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Homework Help: How do I find voltage at time t given a voltage phasor?

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  1. Dec 8, 2017 #1
    • Thread moved from the technical forums, so no Homework Template is shown
    This is a problem from my midterm that i'm trying to understand before my final. The question is;

    A voltage phasor is given by V = 12∠70° and the frequency is 60 Hz. What is the time-domain voltage at t = 1 ms?
    a. 1.47 V
    b. 5.11 V
    c. -0.335 V
    d. -4.73 V

    As far as i know, the only equation relevant to this is V(t) = Vmax*sin(ωt + φ). When i plug in the values, V(t = 0.001) = 12 sin(120π(0.001) + 7π/18), i get V = 12(0.9996), which does not match any of the possible results.

    What am i getting wrong?
     
  2. jcsd
  3. Dec 8, 2017 #2
    Your math looks fine to me.
     
  4. Dec 8, 2017 #3

    berkeman

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    Staff: Mentor

    Agreed. As a sanity check, (1ms/16.7ms) * 360 degrees is 21.6 degrees, added to 70 degrees is very close to 90 degrees, so the sin() is very close to 1. So it seems like there should be an answer close to the max amplitude of 12 in the choices...
     
  5. Dec 8, 2017 #4
    Among the choices was "None of the above." I did not include that option since it was what i chose during the exam and it was marked as incorrect
     
  6. Dec 8, 2017 #5

    berkeman

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    What do you get if you use cos() instead...?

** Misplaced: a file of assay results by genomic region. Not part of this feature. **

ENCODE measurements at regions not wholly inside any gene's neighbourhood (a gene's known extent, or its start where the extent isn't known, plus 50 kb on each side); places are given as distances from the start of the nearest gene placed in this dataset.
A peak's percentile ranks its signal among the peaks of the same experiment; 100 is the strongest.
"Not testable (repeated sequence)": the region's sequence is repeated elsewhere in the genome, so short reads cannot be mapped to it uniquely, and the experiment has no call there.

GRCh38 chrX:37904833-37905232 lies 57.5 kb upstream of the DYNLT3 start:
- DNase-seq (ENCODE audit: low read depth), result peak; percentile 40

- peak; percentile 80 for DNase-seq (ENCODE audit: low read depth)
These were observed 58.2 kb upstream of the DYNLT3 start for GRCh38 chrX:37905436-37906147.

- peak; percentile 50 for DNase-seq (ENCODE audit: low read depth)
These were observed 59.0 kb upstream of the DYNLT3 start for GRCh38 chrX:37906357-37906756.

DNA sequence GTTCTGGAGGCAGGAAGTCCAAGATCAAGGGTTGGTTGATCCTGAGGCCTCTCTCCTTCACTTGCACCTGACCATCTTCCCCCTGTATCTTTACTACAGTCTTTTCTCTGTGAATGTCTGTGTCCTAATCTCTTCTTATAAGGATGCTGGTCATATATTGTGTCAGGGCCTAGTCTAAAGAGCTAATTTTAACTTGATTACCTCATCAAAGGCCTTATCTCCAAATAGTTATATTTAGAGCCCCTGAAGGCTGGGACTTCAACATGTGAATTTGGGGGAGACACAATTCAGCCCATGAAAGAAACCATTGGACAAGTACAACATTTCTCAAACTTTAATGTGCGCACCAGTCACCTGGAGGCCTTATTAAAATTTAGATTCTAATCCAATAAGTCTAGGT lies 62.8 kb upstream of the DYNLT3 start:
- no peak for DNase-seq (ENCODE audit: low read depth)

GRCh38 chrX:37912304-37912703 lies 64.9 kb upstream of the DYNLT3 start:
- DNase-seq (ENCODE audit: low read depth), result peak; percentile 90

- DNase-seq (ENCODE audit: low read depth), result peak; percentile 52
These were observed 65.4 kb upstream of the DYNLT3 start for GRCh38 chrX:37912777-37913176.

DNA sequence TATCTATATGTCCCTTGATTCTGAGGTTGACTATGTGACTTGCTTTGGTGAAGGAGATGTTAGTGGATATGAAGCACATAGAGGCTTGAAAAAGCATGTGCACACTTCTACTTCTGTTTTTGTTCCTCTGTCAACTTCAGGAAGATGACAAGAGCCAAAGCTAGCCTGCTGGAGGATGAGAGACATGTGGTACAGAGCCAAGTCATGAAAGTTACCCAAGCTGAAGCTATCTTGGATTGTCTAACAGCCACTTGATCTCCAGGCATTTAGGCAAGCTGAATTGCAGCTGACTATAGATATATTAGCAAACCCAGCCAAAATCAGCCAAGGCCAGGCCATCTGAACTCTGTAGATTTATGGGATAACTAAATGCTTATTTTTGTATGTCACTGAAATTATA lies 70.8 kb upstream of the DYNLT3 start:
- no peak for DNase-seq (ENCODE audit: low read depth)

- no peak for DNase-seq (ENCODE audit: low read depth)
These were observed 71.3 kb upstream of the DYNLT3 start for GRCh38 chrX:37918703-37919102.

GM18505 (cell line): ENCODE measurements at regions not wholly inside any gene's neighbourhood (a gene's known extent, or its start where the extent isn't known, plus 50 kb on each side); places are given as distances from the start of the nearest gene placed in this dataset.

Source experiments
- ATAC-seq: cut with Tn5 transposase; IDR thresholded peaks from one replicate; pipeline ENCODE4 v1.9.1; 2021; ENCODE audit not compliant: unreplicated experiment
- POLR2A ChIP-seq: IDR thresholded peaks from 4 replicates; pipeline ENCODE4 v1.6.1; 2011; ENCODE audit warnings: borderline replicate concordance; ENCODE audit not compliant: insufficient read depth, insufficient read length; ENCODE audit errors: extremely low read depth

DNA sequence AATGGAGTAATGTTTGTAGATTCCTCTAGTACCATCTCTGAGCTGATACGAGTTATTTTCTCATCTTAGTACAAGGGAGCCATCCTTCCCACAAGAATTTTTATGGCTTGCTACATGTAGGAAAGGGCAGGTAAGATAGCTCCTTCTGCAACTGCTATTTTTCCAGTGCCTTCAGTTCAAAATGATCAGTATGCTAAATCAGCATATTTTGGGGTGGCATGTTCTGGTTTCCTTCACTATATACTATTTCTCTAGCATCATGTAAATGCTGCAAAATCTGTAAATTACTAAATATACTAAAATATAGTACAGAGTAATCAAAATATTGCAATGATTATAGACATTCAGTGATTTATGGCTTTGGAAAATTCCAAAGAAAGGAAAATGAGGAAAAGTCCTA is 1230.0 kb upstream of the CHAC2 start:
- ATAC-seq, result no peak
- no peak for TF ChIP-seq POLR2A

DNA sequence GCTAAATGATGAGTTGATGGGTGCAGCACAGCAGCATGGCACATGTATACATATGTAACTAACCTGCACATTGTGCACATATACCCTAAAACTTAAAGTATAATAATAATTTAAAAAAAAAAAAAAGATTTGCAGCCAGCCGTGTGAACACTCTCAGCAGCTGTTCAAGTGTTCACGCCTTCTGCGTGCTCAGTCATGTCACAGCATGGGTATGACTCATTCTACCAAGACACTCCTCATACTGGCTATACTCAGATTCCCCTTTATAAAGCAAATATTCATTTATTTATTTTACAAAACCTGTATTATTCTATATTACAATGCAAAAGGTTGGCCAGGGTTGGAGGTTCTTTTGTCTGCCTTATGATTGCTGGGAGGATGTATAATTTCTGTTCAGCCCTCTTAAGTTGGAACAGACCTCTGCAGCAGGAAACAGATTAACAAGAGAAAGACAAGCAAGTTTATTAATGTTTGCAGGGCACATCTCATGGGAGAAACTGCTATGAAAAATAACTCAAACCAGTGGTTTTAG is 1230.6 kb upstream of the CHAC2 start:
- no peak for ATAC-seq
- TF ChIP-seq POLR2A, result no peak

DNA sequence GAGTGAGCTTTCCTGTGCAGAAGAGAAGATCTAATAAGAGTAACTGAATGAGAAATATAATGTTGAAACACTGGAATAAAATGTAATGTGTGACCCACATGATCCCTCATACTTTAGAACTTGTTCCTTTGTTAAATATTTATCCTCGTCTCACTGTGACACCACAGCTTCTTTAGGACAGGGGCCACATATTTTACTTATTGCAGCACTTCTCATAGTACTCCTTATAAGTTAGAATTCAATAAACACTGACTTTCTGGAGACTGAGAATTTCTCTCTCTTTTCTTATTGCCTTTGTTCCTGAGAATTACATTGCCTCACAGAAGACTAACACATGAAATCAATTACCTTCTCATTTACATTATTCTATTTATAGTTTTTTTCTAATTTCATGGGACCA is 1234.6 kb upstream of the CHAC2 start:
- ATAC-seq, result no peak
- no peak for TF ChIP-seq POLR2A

7. Dec 8, 2017 #6

    berkeman

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    https://en.wikipedia.org/wiki/Phasor
     
  8. Dec 8, 2017 #7
    If i use Cosine the answer is -0.355(C). How did you know to use Cos? The only formula i have uses Sin only
     
  9. Dec 8, 2017 #8

    gneill

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    A couple of points to ponder:

    Phasors are usually assumed to be rms values. Time domain versions are generally peak values.

    You have a choice of basis functions for the time domain, either cosine or sine. Cosine may be more common :wink:
     
  10. Dec 8, 2017 #9

    berkeman

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    It's been so long since I used them, I don't remember if there is a reason that you would choose one over the other. There is the wikipedia definition above, and it kind of makes sense to use the cos() form because you'd like the value to be on the Re axis for an argument of zero, I would think.
     
  11. Dec 8, 2017 #10
    Thank you very much for the assistance.
     
  12. Dec 8, 2017 #11

    Drakkith

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    Staff: Mentor

    Note that you can convert between sin and cos if you're given one and need the other (my instructor likes to give us things in terms of sines, forcing us to convert to cosine):
    ##sin(ωt+θ)=cos(ωt+θ-\frac{π}{2})##
    ##cos(ωt+θ)=sin(ωt+θ+\frac{π}{2})##
    (θ may be zero or negative)
     
    Last edited by a moderator: Dec 8, 2017
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